Happy Birthday Barbie!
Barbie (the doll) was first shown at the American International Toy Fair in New York on March 9, 1959. This date is also the date of Barbie’s birthday. Making her 52 years old today! And she still looks great. There were 350,000 Barbie dolls sold in that first year. Barbie even has a full fictional biography in case you were wondering her full name is, Barbra Millicent Roberts. Her parent’s names are George and Margret and she lives in Willows, Wisconsin (not a real place).
Barbie and Ken
She has had an on-again-off-again relationship with her boyfriend Ken Carson, who she met in 1961. On Valentine’s Day 2004, the couple broke it off, but recently they got back together. Mattel staged a huge transmedia campaign at barbieandken.com.
On this day in 1950 the VW Bus went into production. The official name of the VW Bus or Camper is actually the Transporter. I think this is a fun topic and one that is best illustrated with a timeline. So please see the embedded youtube video from my new youtube channel.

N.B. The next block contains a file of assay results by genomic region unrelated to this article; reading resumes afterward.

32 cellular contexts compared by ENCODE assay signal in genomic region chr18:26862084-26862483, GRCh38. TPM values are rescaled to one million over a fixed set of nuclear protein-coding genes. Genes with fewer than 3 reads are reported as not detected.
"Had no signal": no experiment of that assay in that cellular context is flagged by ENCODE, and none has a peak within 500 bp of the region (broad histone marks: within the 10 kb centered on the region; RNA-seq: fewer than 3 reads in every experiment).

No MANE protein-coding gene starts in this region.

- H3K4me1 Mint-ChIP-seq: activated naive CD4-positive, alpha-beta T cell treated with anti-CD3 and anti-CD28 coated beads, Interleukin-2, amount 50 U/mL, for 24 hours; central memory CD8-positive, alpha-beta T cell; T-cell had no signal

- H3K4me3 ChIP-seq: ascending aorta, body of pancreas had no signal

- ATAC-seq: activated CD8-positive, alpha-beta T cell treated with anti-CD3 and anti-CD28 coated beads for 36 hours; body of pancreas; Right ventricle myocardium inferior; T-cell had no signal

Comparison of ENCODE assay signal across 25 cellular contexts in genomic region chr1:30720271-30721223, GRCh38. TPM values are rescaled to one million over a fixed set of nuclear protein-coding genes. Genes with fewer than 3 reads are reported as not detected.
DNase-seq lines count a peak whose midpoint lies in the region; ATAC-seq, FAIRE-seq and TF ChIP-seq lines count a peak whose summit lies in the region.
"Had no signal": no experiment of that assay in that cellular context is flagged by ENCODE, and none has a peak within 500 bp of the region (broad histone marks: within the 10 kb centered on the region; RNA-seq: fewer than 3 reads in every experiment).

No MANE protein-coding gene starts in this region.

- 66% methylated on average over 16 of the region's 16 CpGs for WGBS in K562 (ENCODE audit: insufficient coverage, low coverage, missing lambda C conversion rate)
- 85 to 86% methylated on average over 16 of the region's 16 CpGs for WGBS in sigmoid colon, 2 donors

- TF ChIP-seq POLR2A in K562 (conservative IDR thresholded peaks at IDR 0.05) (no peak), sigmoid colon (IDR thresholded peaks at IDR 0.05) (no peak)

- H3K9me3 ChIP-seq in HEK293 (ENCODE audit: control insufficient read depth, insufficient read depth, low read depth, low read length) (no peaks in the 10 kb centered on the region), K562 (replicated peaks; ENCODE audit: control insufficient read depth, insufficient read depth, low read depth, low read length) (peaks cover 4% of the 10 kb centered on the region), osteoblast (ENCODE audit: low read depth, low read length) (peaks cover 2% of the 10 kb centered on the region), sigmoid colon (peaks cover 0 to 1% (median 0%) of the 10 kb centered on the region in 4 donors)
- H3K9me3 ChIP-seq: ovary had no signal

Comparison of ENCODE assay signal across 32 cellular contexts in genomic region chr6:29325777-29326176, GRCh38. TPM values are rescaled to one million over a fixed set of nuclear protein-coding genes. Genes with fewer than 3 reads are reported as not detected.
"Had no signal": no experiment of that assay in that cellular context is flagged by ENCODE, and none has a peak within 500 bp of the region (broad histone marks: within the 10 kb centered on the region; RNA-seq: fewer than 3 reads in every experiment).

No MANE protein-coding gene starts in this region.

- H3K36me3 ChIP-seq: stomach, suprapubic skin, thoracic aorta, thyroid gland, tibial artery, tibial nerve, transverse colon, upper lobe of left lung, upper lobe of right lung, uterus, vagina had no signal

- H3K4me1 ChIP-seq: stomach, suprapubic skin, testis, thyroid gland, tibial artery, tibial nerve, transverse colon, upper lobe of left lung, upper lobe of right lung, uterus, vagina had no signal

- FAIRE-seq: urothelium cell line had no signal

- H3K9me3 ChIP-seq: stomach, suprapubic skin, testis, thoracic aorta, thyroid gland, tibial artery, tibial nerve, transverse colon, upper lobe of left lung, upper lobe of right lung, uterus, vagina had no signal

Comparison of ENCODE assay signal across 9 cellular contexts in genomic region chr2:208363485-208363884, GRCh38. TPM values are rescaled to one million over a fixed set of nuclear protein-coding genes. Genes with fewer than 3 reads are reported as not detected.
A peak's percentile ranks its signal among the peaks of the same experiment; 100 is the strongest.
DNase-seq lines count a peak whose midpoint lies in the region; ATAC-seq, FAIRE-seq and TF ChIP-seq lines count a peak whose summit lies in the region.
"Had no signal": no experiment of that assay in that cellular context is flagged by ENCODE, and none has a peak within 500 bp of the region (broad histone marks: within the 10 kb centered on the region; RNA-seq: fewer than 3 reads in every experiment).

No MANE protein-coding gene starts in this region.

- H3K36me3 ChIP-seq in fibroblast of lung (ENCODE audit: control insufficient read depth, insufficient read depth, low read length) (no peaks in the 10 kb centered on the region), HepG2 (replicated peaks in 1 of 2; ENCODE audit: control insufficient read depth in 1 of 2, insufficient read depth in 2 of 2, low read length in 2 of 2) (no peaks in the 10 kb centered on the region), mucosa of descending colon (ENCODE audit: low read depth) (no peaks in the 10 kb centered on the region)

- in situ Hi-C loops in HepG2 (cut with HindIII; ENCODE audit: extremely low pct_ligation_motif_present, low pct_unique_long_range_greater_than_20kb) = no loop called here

On this day in 1994, John Franklin Candy died of a heart attack. At the time, Candy was filming Wagons East! In Durango, Mexico. The movie was finished using a body double for Candy. John Candy was born in Newmarket, Ontario in Canada. Candy grew up with his older brother, playing football and attending an all-boy Catholic high school in Toronto.
Candy started in film in the 1970’s. In 1976 he started working on The Second City which would become Second City Television (SCTV). After NBC picked up the show in 1981 it became hugely popular. In 1980, Candy got a part in Steven Spielberg’s 1941 and another in The Blues Brothers. Then in 1981 he received a part in Stripes. During the following 2 years, he had a cameo in National Lampoon’s Vacation and appeared on Saturday Night Live (SNL) twice.